The Last Train to London: A Novel
Geertruida “Truus” Wijsmuller-Meijer certainly deserves to be the heroine of a novel. The wife of a Dutch banker, she repeatedly risked her life between 1938 and 1940 to help rescue thousands of Jewish children from countries controlled or threatened by Nazi Germany.
The best parts of the new novel The Last Train to London are the scenes where Truus alternately charms and stares down Nazi officials to carry “her children” safely past the maze of border checks.
Right away in the first chapter, she notes that a Nazi guard who boards her train is “a young man, but not so young he might not be married, might not have children of his own.” Thus, when he asks to see the visas for the three children accompanying her, she says, with faux chattiness, “Children can be such a handful, can’t they? . . . You have children, Officer?” And when he admits that he and his wife are expecting their first baby, she continues, still oh-so-innocently, while ostentatiously fingering a ruby ring on her finger, “You have something special for your wife, to mark the occasion, I’m sure.”
Perhaps inevitably, the characters that prize-winning author Meg Waite Clayton has invented are nowhere near as fascinating as the actual Truus.
The story begins in the relatively peaceful winter of 1936–37, when Jewish families like those of teenager Stephan Neuman were still thriving in independent Austria. Stephan, a would-be playwright and scion of a wealthy chocolate-making family, is—as one character puts it—“besotted with” Zofie-Helene Perger, a Sherlock Holmes-quoting math prodigy whose mother, Kathe, edits an anti-Nazi newspaper in Vienna.
As the shadow of Nazism thickens, Truus volunteers with a group trying to rescue Jewish children from Germany. The Netherlands government, though, is increasingly reluctant to anger Hitler by granting entry permits.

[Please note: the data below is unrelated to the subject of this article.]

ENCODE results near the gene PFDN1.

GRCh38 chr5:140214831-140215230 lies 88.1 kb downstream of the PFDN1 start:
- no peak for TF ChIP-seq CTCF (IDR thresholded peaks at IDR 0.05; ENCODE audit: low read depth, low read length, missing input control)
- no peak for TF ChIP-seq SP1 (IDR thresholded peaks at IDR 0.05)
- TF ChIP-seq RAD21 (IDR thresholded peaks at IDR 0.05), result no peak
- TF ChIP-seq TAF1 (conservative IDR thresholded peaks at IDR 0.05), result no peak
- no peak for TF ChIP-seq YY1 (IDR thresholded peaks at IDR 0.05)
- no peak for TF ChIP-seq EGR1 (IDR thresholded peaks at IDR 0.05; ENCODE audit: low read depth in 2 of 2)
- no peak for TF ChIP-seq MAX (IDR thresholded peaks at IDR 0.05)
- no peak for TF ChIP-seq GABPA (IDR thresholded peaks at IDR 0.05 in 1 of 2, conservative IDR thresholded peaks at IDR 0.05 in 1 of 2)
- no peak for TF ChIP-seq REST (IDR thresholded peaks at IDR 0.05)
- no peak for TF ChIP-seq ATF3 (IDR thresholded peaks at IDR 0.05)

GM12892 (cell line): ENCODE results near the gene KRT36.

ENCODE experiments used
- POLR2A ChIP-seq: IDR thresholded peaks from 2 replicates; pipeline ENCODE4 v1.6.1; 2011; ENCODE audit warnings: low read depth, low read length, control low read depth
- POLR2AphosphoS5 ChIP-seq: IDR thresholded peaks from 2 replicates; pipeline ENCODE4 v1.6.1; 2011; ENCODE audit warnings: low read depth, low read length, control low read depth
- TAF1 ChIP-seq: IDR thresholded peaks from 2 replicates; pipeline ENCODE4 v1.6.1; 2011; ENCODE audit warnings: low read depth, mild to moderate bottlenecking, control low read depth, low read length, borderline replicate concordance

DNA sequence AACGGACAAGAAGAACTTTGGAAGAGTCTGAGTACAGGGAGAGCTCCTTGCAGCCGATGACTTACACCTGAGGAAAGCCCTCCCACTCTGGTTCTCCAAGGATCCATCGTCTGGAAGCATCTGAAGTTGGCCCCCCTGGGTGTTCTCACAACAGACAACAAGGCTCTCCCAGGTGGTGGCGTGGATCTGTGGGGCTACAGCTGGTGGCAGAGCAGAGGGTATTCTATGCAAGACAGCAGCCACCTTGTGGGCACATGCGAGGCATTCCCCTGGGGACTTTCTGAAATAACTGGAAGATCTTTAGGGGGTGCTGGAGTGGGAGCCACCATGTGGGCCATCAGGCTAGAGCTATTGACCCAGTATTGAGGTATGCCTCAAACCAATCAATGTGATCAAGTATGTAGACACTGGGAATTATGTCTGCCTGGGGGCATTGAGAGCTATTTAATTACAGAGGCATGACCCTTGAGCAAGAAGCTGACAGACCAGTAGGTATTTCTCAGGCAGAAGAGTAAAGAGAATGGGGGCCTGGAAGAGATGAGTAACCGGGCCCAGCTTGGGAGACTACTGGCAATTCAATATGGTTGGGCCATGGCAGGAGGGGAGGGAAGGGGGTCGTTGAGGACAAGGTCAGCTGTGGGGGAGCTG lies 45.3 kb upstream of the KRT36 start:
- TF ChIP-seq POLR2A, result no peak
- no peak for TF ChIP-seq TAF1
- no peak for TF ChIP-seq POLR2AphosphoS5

The Anschluss of March 1938, when Germany took control of Austria, blasts this world to pieces.
Stephan’s family--including his invalid mother and his too-adorable little brother, Walter, who pretends that his stuffed Peter Rabbit is saying whatever Walter doesn’t want to say—are forced to live in the servants’ quarters of their grand ”palais” and then in the crowded Jewish ghetto. However, Stephan needs to hide further, in order to avoid conscription to a slave labor camp.
Meanwhile, Michael, the Christian husband of Stephen’s aunt Lisl, divorces her and takes over the chocolate business, and Zofie-Helene’s mother is arrested by the SS.
If Truus is to organize an Austrian kindertransport for these youngsters, she will need permission from Adolf Eichmann—in person.
The Last Train to London is wonderfully rich in details of the Austrian and Dutch political debates of the time, via the news articles by Kathe that are interspersed throughout the pages. As well, the novel shows how difficult the basic logistics were for the rescue organizers.
Even the most fraught rescues, however, start to drag down this book’s page-turning plot when there are two many similar encounters with Nazi guards, too much fretting by Truus’s husband, and too many repetitive discussions that move the action barely an inch.
Stephen’s Uncle Michael offers hints of interesting complexity. He claims that he’s taking over the family business in order to save it and keep it out of the Nazi government’s hands. Yet even before the German invasion, he had become increasingly alienated from Lisl and her “decadent” art collection, and more drawn to Nazi-approved propaganda art. Can he be trusted?
Many of the other characters, unfortunately, fail to develop beyond clichés: the spunky, smart schoolgirl; the sensitive boy who yearns to be a writer; the best friend who turns out to be a closet Nazi; the self-sacrificing dying parent.
But who needs vivid fictitious people, when there’s a real-life, strong, canny, loving heroine like Truus Wijsmuller-Meijer?